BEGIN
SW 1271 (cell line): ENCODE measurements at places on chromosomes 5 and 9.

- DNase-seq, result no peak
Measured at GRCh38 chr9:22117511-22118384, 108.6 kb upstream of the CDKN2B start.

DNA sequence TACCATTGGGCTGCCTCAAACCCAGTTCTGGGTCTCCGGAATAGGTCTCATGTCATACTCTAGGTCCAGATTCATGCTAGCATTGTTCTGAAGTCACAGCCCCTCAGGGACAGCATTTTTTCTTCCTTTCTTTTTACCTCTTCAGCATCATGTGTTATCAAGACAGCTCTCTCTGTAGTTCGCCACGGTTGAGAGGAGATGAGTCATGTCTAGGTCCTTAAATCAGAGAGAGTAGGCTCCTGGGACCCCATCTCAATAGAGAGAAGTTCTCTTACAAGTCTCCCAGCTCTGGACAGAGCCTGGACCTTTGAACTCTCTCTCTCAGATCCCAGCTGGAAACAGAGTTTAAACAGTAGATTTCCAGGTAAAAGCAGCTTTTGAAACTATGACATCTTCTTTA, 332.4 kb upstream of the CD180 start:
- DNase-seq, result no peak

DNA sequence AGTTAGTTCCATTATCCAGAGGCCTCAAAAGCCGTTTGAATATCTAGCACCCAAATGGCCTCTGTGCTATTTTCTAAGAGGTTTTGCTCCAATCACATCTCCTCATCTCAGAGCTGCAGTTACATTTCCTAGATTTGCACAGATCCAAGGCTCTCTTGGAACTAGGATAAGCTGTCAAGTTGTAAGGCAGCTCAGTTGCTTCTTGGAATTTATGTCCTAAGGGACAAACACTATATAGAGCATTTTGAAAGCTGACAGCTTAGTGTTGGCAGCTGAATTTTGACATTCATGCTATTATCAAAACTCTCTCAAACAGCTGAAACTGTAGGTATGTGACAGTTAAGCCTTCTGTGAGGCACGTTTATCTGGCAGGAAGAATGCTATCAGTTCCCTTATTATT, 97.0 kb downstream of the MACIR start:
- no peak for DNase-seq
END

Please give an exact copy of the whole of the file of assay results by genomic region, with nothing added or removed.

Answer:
SW 1271 (cell line): ENCODE measurements at places on chromosomes 5 and 9.

- DNase-seq, result no peak
Measured at GRCh38 chr9:22117511-22118384, 108.6 kb upstream of the CDKN2B start.

DNA sequence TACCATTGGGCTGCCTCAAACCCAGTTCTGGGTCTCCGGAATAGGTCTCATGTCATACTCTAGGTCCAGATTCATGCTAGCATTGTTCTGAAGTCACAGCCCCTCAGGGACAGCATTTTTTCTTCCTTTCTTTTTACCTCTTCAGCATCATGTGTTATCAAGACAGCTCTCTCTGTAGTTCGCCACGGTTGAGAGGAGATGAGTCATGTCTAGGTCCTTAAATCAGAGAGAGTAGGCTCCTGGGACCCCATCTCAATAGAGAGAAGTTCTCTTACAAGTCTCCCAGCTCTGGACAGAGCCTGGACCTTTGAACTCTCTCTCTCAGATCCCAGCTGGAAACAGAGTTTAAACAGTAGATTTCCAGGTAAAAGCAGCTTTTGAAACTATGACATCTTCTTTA, 332.4 kb upstream of the CD180 start:
- DNase-seq, result no peak

DNA sequence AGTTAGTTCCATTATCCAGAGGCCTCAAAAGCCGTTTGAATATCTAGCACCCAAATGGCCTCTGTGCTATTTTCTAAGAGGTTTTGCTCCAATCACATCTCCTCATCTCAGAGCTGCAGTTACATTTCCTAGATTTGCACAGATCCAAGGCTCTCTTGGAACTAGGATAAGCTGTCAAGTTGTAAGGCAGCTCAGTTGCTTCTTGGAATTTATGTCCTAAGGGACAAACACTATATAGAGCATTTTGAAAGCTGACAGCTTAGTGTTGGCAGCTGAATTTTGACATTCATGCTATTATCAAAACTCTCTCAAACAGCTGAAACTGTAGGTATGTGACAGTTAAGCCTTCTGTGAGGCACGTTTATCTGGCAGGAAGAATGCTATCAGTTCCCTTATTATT, 97.0 kb downstream of the MACIR start:
- no peak for DNase-seq